The Politics of Recreation:  Ritual and the Alameda Central

Alejandro Cañeque, University of Maryland, College Park
Mexico City and the Martyrs of Japan: The Local and Imperial Identity of a New World Metropolis

Michael Schreffler, Virginia Commonwealth University
What Kind of Settlement Was Spanish Colonial Cuzco?

12:30 p.m. Lunch
1:30 p.m. Session 2: Habsburg Italian Cities
Chair:  Anna More, University of California, Los Angeles

Stefano D’Amico, Texas Tech University
The Governor, the Bishop and the Merchant: The Cathedral Square and the Use of Urban Space in Spanish Milan

John A. Marino, University of California, San Diego
The Way of the Viceroy:  Mapping Spanish Power in Baroque Naples

3:00 p.m. Coffee Break
3:15 p.m. Session 3: Imperial and Local Spaces
Chair: Charlene Villaseñor Black, University of California, Los Angeles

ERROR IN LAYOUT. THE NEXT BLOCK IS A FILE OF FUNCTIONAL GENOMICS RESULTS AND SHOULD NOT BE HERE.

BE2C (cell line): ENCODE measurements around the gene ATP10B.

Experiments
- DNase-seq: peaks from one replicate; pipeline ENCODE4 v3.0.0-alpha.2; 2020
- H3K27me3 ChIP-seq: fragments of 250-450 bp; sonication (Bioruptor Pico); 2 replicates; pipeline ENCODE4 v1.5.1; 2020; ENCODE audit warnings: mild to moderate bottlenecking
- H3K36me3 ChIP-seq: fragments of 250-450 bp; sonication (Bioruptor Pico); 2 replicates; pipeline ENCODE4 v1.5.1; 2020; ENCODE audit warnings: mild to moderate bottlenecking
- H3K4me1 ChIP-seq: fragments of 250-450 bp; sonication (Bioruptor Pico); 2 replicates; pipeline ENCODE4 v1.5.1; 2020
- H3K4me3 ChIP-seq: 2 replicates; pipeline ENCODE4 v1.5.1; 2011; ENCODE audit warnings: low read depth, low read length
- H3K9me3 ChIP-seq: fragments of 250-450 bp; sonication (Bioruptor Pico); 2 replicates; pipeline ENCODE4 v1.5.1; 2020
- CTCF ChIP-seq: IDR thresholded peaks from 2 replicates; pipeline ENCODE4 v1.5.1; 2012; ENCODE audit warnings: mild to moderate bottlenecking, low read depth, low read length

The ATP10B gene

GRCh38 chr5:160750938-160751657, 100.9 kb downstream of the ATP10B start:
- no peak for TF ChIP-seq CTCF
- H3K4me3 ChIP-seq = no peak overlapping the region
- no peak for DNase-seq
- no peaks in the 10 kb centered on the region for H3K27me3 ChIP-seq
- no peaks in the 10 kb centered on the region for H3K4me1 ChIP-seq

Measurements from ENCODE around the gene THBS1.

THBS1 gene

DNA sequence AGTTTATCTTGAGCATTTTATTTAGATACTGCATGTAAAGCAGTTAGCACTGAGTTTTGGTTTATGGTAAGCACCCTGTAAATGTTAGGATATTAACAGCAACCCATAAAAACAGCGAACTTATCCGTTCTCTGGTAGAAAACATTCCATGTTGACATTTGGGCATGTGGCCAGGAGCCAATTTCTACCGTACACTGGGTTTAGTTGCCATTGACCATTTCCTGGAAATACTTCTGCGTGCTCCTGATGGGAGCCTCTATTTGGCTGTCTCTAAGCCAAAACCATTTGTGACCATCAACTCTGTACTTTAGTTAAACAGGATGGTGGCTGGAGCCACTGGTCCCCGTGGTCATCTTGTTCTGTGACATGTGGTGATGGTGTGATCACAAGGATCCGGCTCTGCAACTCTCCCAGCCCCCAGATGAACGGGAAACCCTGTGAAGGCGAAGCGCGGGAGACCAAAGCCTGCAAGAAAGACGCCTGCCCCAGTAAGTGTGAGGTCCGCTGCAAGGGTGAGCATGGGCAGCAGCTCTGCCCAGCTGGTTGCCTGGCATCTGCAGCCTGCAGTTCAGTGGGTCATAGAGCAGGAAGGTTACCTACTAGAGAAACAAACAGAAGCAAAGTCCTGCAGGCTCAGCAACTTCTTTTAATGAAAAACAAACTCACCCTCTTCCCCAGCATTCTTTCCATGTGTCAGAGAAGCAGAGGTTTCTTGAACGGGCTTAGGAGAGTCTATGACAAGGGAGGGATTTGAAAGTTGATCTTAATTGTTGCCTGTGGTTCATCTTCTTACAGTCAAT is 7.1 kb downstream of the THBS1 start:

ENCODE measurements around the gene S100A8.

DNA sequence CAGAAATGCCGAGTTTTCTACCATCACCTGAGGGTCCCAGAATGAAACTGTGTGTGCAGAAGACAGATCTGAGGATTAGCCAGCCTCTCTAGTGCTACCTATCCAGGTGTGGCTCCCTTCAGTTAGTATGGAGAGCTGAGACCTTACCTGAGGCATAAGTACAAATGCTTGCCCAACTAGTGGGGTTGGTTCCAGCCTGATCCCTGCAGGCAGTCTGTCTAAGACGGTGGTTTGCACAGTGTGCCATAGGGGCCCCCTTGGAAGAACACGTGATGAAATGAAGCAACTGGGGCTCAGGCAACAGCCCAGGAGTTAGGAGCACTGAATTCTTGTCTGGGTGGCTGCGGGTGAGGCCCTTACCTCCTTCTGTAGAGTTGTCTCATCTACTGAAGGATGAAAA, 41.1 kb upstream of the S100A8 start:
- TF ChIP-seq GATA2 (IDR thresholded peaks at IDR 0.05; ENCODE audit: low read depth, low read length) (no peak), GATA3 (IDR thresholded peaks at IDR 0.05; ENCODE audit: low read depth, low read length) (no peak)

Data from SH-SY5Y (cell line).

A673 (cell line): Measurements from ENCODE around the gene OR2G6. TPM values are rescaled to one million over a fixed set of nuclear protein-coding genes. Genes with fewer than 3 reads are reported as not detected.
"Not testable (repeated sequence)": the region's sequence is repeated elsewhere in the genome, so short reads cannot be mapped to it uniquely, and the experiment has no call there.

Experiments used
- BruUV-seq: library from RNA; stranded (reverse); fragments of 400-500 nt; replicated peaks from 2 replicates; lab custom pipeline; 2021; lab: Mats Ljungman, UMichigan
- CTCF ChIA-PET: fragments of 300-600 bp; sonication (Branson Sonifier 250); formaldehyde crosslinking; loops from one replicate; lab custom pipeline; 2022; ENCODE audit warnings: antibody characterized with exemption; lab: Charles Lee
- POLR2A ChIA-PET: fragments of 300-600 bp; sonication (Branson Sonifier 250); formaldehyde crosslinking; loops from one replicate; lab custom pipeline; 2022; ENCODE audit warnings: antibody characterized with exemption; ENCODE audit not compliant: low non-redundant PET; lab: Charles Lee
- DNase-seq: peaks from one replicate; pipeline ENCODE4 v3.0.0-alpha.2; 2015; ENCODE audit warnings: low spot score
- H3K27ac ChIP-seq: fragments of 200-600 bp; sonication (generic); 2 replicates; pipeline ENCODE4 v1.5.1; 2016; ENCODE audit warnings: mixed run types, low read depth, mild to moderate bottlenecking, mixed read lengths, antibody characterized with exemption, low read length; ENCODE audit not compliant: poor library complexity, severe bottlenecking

Alejandra B. Osorio, Wellesley College
The City, the King and Imperial Culture: Lima, Lisbon, Madrid, Naples and Manila

James S. Amelang, Autonomous University of Madrid
The Walk of the Town: The Origins of Early Modern Urban Discourse

Jesús Escobar, Northwestern University
The Babylon of the Spanish Habsburg World: Madrid and Its Representation


5:15 p.m. Reception
March 2
9:30 a.m. Coffee and Registration
10:00 a.m. Session 4: The Habsburg North
Chair: Peter Arnade, University of Hawai’i at Mānoa

Luc Duerloo, University of Antwerp
Courting the City: The Archdukes Albert and Isabella and Brussels

Martha Pollak, University of Illinois, Chicago
Antwerp’s Early Modern Military Assets and Political Ceremonies

Concluding Remarks

Richard L. Kagan, Johns Hopkins University
An Empire of Towns: Some New Perspectives

12:30 p.m. Program concludes